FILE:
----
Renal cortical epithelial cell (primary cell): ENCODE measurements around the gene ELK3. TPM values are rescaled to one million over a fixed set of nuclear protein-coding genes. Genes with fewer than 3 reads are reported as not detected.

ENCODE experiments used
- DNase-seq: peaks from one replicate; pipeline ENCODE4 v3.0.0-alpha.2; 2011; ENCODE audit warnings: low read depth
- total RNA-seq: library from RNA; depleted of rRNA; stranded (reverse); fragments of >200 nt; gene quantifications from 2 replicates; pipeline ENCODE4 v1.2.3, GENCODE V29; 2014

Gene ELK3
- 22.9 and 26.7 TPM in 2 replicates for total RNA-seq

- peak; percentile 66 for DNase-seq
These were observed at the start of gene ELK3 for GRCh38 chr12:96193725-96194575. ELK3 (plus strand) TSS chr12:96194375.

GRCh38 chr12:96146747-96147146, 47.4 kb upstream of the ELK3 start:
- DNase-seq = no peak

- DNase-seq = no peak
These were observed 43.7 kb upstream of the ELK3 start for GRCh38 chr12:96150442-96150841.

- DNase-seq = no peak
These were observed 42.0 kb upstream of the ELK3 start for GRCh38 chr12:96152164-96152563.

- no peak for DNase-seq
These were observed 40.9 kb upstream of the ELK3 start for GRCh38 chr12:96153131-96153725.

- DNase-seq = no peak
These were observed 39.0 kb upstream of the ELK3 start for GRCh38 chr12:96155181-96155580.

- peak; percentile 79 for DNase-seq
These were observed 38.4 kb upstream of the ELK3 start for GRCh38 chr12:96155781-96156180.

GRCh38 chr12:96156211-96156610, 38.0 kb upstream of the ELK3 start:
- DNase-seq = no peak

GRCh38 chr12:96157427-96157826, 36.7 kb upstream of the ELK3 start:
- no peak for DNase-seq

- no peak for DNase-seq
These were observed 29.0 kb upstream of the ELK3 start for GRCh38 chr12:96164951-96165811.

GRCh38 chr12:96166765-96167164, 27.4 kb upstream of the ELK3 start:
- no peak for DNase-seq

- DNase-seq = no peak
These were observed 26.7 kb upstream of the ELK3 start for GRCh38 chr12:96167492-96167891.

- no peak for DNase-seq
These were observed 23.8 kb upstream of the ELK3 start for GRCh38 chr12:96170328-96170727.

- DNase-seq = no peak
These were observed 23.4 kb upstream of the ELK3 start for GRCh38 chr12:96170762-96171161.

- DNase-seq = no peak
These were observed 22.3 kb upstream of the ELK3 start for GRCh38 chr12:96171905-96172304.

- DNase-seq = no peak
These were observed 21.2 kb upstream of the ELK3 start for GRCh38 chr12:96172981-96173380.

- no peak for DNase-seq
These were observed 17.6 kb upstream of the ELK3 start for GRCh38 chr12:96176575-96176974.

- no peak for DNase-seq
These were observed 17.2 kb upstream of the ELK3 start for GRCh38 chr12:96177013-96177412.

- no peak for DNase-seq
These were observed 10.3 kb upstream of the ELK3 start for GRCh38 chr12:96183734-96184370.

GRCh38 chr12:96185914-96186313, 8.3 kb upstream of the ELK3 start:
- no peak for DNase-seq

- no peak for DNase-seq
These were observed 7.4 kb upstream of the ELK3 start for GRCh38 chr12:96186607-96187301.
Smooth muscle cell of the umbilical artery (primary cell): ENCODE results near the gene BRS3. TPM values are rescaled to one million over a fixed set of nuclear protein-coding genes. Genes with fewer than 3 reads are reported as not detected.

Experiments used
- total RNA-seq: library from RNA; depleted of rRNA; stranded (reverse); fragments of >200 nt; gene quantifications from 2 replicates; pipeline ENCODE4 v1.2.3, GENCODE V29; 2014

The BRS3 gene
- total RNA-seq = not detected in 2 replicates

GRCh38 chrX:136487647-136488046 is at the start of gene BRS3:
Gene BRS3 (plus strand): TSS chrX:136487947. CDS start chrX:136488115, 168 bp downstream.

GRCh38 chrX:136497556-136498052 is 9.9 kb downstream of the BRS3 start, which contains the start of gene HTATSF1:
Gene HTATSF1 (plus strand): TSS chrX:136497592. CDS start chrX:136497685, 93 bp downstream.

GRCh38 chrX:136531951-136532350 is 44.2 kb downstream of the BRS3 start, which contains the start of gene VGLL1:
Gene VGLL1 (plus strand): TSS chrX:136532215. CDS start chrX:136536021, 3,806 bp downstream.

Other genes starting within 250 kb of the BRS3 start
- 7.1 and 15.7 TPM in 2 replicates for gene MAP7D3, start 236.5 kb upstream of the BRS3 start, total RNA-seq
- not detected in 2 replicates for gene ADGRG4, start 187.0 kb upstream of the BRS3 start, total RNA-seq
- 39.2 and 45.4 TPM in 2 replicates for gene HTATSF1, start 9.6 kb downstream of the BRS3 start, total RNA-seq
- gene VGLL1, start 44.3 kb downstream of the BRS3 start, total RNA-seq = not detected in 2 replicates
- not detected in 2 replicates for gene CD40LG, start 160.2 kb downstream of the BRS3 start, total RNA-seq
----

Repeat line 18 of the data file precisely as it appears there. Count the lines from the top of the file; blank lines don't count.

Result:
These were observed 39.0 kb upstream of the ELK3 start for GRCh38 chr12:96155181-96155580.